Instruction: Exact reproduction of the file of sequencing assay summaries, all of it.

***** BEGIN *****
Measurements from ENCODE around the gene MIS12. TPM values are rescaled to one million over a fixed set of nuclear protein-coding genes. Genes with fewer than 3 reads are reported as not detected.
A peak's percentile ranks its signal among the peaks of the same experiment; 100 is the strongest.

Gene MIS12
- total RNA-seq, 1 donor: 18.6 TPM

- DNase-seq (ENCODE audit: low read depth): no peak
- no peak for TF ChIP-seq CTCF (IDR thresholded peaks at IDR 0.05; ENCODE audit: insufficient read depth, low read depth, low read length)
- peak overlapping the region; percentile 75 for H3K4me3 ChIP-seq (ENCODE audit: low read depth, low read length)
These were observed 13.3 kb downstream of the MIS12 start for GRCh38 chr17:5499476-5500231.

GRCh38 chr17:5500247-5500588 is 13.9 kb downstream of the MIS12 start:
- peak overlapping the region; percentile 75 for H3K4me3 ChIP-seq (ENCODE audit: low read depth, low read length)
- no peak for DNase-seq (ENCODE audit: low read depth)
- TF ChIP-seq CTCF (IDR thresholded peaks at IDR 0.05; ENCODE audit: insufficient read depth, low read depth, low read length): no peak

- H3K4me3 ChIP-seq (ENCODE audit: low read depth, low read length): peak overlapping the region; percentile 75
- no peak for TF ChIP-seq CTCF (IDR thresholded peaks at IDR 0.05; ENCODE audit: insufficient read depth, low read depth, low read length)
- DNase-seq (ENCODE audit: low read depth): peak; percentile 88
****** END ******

Measurements from ENCODE around the gene MIS12. TPM values are rescaled to one million over a fixed set of nuclear protein-coding genes. Genes with fewer than 3 reads are reported as not detected.
A peak's percentile ranks its signal among the peaks of the same experiment; 100 is the strongest.

Gene MIS12
- total RNA-seq, 1 donor: 18.6 TPM

- DNase-seq (ENCODE audit: low read depth): no peak
- no peak for TF ChIP-seq CTCF (IDR thresholded peaks at IDR 0.05; ENCODE audit: insufficient read depth, low read depth, low read length)
- peak overlapping the region; percentile 75 for H3K4me3 ChIP-seq (ENCODE audit: low read depth, low read length)
These were observed 13.3 kb downstream of the MIS12 start for GRCh38 chr17:5499476-5500231.

GRCh38 chr17:5500247-5500588 is 13.9 kb downstream of the MIS12 start:
- peak overlapping the region; percentile 75 for H3K4me3 ChIP-seq (ENCODE audit: low read depth, low read length)
- no peak for DNase-seq (ENCODE audit: low read depth)
- TF ChIP-seq CTCF (IDR thresholded peaks at IDR 0.05; ENCODE audit: insufficient read depth, low read depth, low read length): no peak

- H3K4me3 ChIP-seq (ENCODE audit: low read depth, low read length): peak overlapping the region; percentile 75
- no peak for TF ChIP-seq CTCF (IDR thresholded peaks at IDR 0.05; ENCODE audit: insufficient read depth, low read depth, low read length)
- DNase-seq (ENCODE audit: low read depth): peak; percentile 88